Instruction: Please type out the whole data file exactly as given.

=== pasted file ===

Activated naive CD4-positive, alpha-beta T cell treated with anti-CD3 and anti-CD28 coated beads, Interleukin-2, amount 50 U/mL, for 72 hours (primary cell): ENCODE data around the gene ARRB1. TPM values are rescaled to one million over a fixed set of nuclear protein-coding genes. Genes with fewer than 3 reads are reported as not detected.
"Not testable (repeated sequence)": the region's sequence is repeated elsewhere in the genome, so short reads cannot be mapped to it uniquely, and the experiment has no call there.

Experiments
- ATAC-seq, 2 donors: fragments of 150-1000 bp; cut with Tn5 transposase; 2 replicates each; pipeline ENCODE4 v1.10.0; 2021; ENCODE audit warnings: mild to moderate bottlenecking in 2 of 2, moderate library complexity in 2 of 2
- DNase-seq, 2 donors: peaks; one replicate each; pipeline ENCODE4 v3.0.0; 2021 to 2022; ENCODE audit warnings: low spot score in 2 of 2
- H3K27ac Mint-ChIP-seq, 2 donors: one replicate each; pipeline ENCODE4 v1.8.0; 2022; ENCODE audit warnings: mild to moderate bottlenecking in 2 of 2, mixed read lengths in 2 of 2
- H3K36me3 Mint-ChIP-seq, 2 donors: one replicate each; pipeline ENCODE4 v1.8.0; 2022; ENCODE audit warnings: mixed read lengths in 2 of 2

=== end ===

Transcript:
Activated naive CD4-positive, alpha-beta T cell treated with anti-CD3 and anti-CD28 coated beads, Interleukin-2, amount 50 U/mL, for 72 hours (primary cell): ENCODE data around the gene ARRB1. TPM values are rescaled to one million over a fixed set of nuclear protein-coding genes. Genes with fewer than 3 reads are reported as not detected.
"Not testable (repeated sequence)": the region's sequence is repeated elsewhere in the genome, so short reads cannot be mapped to it uniquely, and the experiment has no call there.

Experiments
- ATAC-seq, 2 donors: fragments of 150-1000 bp; cut with Tn5 transposase; 2 replicates each; pipeline ENCODE4 v1.10.0; 2021; ENCODE audit warnings: mild to moderate bottlenecking in 2 of 2, moderate library complexity in 2 of 2
- DNase-seq, 2 donors: peaks; one replicate each; pipeline ENCODE4 v3.0.0; 2021 to 2022; ENCODE audit warnings: low spot score in 2 of 2
- H3K27ac Mint-ChIP-seq, 2 donors: one replicate each; pipeline ENCODE4 v1.8.0; 2022; ENCODE audit warnings: mild to moderate bottlenecking in 2 of 2, mixed read lengths in 2 of 2
- H3K36me3 Mint-ChIP-seq, 2 donors: one replicate each; pipeline ENCODE4 v1.8.0; 2022; ENCODE audit warnings: mixed read lengths in 2 of 2